What is notably missing, however, is a measure of PM 2.5 (air particulates with a diameter of 2.5 microns or less; known to have serious health implications such as asthma, lung cancer, and cardiovascular disease, due to their ability to penetrate human lungs). Despite the fact that many major countries report PM 2.5 concentration data, some are viewing the lack of PM 2.5 from the new AQI as a major disappointment.
Ma Jun, Director of the Institute of Public and Environmental Affairs (IPE), the Beijing-based NGO who released the Air Quality Transparency Index I wrote about earlier this year, said in a Global Times article that leaving it out was a mistake.
He goes on to say:
“Technology for measuring PM2.5 is not a problem for China any more, as cities in developing countries like New Delhi and Mexico City have already made the index public,” said Ma. He said a reluctance to include the crucial index has to do with concerns about local economies.
“Government agencies feel the index may hurt the image of many cities that want to attract investment or that they may not be able to improve PM2.5 pollution in a short time,” Ma said.
However, contrary to Ma Jun’s assessment that it’s not a technological capacity issue, I wonder if the decision to leave PM 2.5 out of the new AQI isn’t really due to local availability of PM2.5 monitoring technology. There is a sentence (6.1 地方各级环境保护行政主管部门可根据当地的实际情况和环境保护工作的需要,参照本 标准的要求,增加空气污染物评价项目,如细颗粒物(PM2.5 等)) on Page 4 of the draft proposal that says that local EPBs can consider projects that increase the range of pollutant monitoring, specifically mentioning PM2.5.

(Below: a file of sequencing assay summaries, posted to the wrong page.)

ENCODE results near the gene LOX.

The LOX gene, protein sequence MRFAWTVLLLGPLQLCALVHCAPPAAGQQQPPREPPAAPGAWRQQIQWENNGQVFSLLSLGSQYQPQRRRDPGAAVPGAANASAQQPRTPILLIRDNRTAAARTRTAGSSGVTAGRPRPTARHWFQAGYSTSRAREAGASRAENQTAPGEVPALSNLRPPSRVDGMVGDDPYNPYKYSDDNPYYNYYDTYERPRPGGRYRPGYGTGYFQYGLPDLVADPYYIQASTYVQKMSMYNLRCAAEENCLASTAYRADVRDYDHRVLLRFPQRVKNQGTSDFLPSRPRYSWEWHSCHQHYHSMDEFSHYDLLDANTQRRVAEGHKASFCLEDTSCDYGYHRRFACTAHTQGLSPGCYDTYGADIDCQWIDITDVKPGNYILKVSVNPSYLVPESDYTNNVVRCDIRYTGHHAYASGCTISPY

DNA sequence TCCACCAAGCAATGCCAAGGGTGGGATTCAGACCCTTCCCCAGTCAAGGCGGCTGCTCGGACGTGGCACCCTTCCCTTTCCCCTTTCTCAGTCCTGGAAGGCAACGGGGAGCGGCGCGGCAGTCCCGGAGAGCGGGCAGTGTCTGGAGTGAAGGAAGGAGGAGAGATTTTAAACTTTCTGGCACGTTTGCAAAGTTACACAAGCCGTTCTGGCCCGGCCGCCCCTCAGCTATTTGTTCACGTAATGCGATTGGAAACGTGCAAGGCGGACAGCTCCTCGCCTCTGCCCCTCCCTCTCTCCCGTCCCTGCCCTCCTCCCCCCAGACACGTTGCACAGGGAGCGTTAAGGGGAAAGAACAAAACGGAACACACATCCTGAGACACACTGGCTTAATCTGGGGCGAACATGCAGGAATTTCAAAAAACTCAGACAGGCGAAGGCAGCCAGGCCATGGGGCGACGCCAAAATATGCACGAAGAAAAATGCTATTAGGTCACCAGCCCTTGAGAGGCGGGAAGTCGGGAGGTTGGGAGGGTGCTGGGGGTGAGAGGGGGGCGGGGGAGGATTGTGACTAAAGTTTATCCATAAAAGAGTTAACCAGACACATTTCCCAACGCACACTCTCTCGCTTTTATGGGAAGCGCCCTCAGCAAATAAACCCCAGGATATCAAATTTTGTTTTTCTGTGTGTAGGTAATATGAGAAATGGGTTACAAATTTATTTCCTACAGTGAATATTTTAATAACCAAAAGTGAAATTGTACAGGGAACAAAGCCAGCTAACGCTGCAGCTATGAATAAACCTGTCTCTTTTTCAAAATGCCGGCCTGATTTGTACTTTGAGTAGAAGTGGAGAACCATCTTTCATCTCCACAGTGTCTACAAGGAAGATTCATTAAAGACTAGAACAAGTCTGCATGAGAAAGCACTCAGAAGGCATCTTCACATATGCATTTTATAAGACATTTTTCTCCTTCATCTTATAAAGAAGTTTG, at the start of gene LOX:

On the other hand, one notable improvement in the AQI’s calculation is the change in methodology proposed. While the U.S.’s AQI is based on the highest reading in a city and thus represents the “worst” air quality case a person could encounter, the Chinese API represents an average. The draft proposals improve upon the API’s methodology, adopting a similar calculation method to that of the U.S.
First, “individual AQIs” are calculated as follows:
IAQIp is the individual AQI;
Cp is the concentration of the six pollutants (SO2, NO2, PM10, CO, O3-1hr and O3-8 hour averages. If a city has more than one monitoring station, the average of the pollutant concentrations are used [对于城市区域为多测点的日均浓度值]).
BP(hi) is the pollutant with the highest concentration
BP(lo) is the pollutant with the lowest concentration
IAQI(hi) is the index score of BP(hi) (on the IAQI 0-500)
IAQI(lo) is the index score of BP(lo) (on the IAQI 0-500)
The max of these IAQIs (Figure 4) is then used to determine the AQI.
I will spend some more time going through the longer instruction guidelines for the proposals and will update this post if I find more details. In the meantime, I welcome any comments or alternative interpretations.
Andrews, S.Q. 2009. “Seeing through the Smog: Understanding the Limits of Chinese Air Pollution Reporting.” China Environment Forum, Vol. 10. http://www.wilsoncenter.org/topics/pubs/andrews_feature_ces10.pdf
Ministry of Environmental Protection. 2011. Technical Regulation on Ambient Air Quality Index Daily Report. Second Draft. Available here: http://www.mep.gov.cn/pv_obj_cache/pv_obj_id_47B37A70B7A7F94EBAE2DC9709456678C1210400/filename/W020110301385498176520.pdf
Thanks to Chris Haagen for providing some translation assistance.
A report yesterday from Inside EPA offered a fascinating overview of the agency’s struggle to update the way it assigns dollar values to the suffering and premature death that its regulations prevent. Seriously, as far as economic esoterica goes, this stuff is riveting. What’s more, your life may depend on it.